I forget why I eat

Metabolic health also requires a good memory. A study coordinated by the Institute of Biomolecular Chemistry of the CNR in Pozzuoli describes a functional alteration in the neuronal circuitry that regulates episodic memory in a mouse model of obese subjects. In other words, a relationship between neurogenesis and obesity that can influence decision-making processes, including those related to food choices, from an early age. The study is published in Nature Communications

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The mammalian brain continues to generate neurons throughout life, from neural stem cells, in two specific areas called neurogenic niches: the dentate gyrus of the hippocampus and the subventricular area. The production of neurons particularly affects episodic memory, which is the ability to recall personal events and, consequently, to plan future individual actions. Episodic memory is stored in the hippocampus, where highly conserved circuits reside on the evolutionary scale.

A research team from the Institute of Biomolecular Chemistry of the National Research Council (CNR-Icb) in Pozzuoli, led by Luigia Cristino as part of the activities of the Joint International Research Unit with the Université Laval (Quebec), directed by Vincenzo Di Marzo (CNR-Icb), has demonstrated in a mouse model that obese young adults suffer alterations in the structure and function of hippocampal circuits and the ability to perform certain cognitive tasks optimally. The study, published in Nature Communications, shows that aberrant neurogenesis in the dentate gyrus is the cause of episodic memory dysfunction. “Several factors are able to regulate neurogenesis in later life. Our study has identified in particular two molecules, the neuropeptide orexin and the endocannabinoid 2-arachidonoylglycerol, as responsible for altering neurogenesis and the normal functioning of the episodic memory circuit,” explains Luigia Cristino. “And it provides the anatomo-functional basis for the changes in hippocampal activities found by neuroimaging techniques in young adult subjects with high BMI (Body Mass Index) and reduced ability to form and/or retrieve episodic memories. The effect adds to the growing evidence that cognitive disorders, which accompany obesity, may be present early in adult life’.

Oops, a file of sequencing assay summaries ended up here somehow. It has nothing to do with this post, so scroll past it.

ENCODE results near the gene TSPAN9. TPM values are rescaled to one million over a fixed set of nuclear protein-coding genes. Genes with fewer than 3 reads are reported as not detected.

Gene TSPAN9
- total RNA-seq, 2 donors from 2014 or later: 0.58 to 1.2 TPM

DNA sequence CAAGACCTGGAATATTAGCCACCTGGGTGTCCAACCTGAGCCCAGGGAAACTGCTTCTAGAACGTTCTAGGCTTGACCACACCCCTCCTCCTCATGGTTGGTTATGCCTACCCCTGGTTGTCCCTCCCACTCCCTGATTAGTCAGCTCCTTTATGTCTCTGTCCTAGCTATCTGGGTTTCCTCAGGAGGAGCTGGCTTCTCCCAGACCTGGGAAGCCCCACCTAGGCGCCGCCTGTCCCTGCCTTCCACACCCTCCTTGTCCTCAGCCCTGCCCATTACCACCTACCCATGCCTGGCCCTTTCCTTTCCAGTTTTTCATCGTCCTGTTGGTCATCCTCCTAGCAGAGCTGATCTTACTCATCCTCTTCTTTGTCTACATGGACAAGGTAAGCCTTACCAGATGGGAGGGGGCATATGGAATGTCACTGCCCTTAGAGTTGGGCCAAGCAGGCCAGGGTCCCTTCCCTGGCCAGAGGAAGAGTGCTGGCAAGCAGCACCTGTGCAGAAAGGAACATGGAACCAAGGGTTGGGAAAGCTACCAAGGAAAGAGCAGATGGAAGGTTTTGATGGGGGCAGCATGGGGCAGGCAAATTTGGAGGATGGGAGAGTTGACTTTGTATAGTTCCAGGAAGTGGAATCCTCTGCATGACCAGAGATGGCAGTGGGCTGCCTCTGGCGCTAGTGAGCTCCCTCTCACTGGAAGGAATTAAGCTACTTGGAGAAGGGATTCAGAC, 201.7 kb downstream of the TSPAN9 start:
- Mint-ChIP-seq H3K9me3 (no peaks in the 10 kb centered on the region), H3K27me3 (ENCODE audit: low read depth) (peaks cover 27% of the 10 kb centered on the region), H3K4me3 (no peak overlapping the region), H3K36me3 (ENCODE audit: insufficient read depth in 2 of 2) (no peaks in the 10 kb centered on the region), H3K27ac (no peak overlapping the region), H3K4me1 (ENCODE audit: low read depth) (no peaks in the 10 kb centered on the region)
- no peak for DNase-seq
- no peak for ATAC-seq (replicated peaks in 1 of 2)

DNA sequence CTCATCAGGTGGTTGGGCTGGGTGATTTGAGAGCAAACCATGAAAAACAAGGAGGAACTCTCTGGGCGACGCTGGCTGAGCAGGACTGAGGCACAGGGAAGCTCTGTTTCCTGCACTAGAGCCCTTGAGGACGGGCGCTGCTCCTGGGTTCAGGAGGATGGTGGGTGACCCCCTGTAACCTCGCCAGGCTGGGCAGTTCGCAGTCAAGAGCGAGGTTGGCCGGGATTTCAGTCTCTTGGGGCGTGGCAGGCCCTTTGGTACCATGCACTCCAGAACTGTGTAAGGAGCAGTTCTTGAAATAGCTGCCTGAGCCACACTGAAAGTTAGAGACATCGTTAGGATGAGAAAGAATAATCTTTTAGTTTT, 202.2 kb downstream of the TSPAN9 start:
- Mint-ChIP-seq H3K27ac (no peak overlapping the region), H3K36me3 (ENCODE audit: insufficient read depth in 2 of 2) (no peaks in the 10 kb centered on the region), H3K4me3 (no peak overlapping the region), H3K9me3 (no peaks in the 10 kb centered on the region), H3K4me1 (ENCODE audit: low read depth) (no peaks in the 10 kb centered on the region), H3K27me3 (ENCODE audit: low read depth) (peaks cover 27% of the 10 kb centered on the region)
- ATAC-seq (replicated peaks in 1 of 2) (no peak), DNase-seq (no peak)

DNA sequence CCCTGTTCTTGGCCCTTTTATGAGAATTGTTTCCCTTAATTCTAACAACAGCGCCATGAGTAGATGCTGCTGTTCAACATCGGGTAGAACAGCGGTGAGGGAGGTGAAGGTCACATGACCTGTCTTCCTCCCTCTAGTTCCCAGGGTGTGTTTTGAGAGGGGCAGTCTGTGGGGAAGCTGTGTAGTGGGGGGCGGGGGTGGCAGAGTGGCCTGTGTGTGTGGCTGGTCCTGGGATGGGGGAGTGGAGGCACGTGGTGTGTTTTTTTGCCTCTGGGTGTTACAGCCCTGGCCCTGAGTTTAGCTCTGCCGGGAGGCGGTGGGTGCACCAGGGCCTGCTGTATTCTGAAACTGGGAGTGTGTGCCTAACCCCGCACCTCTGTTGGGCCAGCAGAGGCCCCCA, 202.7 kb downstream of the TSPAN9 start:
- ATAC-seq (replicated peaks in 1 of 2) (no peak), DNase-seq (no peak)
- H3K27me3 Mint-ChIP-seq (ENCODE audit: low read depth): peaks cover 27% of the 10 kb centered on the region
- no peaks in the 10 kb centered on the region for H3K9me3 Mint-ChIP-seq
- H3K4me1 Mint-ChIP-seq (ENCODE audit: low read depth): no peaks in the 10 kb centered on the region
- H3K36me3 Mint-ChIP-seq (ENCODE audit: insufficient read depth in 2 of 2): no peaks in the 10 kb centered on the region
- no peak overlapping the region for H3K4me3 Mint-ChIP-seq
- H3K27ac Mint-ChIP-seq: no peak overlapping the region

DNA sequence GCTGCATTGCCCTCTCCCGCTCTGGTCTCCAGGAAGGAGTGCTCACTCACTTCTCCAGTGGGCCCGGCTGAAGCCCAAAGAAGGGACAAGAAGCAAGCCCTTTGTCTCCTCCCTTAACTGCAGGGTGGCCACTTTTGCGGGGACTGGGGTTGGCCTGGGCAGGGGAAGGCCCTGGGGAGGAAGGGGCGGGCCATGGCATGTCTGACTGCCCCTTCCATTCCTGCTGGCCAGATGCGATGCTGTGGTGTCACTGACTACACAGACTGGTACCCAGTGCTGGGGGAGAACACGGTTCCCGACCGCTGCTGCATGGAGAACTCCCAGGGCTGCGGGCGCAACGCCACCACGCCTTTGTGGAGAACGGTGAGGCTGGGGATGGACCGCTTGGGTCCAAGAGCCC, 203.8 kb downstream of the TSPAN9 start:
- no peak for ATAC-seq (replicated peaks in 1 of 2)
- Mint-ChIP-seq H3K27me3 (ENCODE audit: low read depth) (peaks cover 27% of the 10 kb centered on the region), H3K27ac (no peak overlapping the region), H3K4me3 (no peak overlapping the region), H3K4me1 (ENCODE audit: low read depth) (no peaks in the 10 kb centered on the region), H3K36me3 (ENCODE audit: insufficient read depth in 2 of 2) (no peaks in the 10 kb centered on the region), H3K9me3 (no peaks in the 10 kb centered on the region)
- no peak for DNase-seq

According to WHO figures, 1.4 billion adults, 35% of the world’s population, are overweight, half a billion adults are obese, and childhood obesity is expected to increase by 60% over the next decade. “This scenario looks disturbing in light of the fact that episodic memory, which is shown to be altered in the obese subjects in our animal model study, influences an individual’s decision-making processes, in the area of behaviour but also food choices,” Cristino continues. “The data from this research confirm that in the balance between hunger and satiety – to a certain extent governed by chemical signals such as hormones, endocannabinoids, neuropeptides, etc. – psychological factors also play a role. – Psychological factors also play a crucial role in the balance between hunger and satiety – to a certain extent governed by chemical signals such as hormones, endocannabinoids, neuropeptides, etc. – and psychological factors also play a crucial role: people tend to eat more in front of a TV screen, when they are distracted and their episodic memory is less involved.

© Cnr

In other words, being overweight may make it more difficult to remember what and how much you have eaten, paradoxically increasing the likelihood of overeating. “Understanding how we instinctively regulate our consumption and eating behaviour is becoming increasingly important, in order to develop anti-obesity therapeutic strategies aimed at regulating the molecules responsible for altering neurogenesis, in particular through the endocannabinoid system which, in its broadest conception, also involves another important player in the aetiology of obesity, the intestinal microbiota’, concludes Vincenzo Di Marzo, co-author of the study.

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